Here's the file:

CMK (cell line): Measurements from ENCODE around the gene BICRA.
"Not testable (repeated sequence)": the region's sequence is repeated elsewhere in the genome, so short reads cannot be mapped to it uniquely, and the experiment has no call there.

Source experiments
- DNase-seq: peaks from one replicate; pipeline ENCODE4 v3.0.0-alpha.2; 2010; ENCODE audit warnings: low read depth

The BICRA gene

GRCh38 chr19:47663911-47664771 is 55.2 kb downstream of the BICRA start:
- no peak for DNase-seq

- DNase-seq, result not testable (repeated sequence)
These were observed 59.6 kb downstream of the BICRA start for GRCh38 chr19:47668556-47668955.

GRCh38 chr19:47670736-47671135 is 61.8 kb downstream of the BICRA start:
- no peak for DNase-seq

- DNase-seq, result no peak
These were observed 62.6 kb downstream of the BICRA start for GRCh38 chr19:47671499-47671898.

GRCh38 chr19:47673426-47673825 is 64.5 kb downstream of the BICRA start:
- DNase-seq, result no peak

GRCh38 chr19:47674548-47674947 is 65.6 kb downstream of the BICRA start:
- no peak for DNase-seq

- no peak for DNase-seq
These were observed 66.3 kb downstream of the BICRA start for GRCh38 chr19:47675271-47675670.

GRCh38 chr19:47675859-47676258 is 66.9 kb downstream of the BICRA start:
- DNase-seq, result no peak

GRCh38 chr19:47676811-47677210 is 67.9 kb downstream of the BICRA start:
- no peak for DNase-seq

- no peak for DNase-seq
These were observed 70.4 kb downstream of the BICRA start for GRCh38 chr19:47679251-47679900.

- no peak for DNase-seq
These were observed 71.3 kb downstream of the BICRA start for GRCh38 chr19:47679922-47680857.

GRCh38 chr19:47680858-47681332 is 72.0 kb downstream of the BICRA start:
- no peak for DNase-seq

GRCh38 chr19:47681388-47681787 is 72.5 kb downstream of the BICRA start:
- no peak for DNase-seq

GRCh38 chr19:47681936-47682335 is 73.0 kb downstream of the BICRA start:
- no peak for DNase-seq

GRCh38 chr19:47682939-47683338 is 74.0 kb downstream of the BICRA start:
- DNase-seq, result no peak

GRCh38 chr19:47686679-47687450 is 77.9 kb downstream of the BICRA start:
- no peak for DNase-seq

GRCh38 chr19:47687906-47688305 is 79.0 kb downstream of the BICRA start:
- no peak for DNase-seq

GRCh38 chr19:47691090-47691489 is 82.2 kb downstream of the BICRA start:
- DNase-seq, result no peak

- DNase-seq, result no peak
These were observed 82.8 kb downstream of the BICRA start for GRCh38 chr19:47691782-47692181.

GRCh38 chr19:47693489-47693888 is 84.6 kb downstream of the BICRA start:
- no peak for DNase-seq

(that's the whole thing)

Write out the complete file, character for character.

CMK (cell line): Measurements from ENCODE around the gene BICRA.
"Not testable (repeated sequence)": the region's sequence is repeated elsewhere in the genome, so short reads cannot be mapped to it uniquely, and the experiment has no call there.

Source experiments
- DNase-seq: peaks from one replicate; pipeline ENCODE4 v3.0.0-alpha.2; 2010; ENCODE audit warnings: low read depth

The BICRA gene

GRCh38 chr19:47663911-47664771 is 55.2 kb downstream of the BICRA start:
- no peak for DNase-seq

- DNase-seq, result not testable (repeated sequence)
These were observed 59.6 kb downstream of the BICRA start for GRCh38 chr19:47668556-47668955.

GRCh38 chr19:47670736-47671135 is 61.8 kb downstream of the BICRA start:
- no peak for DNase-seq

- DNase-seq, result no peak
These were observed 62.6 kb downstream of the BICRA start for GRCh38 chr19:47671499-47671898.

GRCh38 chr19:47673426-47673825 is 64.5 kb downstream of the BICRA start:
- DNase-seq, result no peak

GRCh38 chr19:47674548-47674947 is 65.6 kb downstream of the BICRA start:
- no peak for DNase-seq

- no peak for DNase-seq
These were observed 66.3 kb downstream of the BICRA start for GRCh38 chr19:47675271-47675670.

GRCh38 chr19:47675859-47676258 is 66.9 kb downstream of the BICRA start:
- DNase-seq, result no peak

GRCh38 chr19:47676811-47677210 is 67.9 kb downstream of the BICRA start:
- no peak for DNase-seq

- no peak for DNase-seq
These were observed 70.4 kb downstream of the BICRA start for GRCh38 chr19:47679251-47679900.

- no peak for DNase-seq
These were observed 71.3 kb downstream of the BICRA start for GRCh38 chr19:47679922-47680857.

GRCh38 chr19:47680858-47681332 is 72.0 kb downstream of the BICRA start:
- no peak for DNase-seq

GRCh38 chr19:47681388-47681787 is 72.5 kb downstream of the BICRA start:
- no peak for DNase-seq

GRCh38 chr19:47681936-47682335 is 73.0 kb downstream of the BICRA start:
- no peak for DNase-seq

GRCh38 chr19:47682939-47683338 is 74.0 kb downstream of the BICRA start:
- DNase-seq, result no peak

GRCh38 chr19:47686679-47687450 is 77.9 kb downstream of the BICRA start:
- no peak for DNase-seq

GRCh38 chr19:47687906-47688305 is 79.0 kb downstream of the BICRA start:
- no peak for DNase-seq

GRCh38 chr19:47691090-47691489 is 82.2 kb downstream of the BICRA start:
- DNase-seq, result no peak

- DNase-seq, result no peak
These were observed 82.8 kb downstream of the BICRA start for GRCh38 chr19:47691782-47692181.

GRCh38 chr19:47693489-47693888 is 84.6 kb downstream of the BICRA start:
- no peak for DNase-seq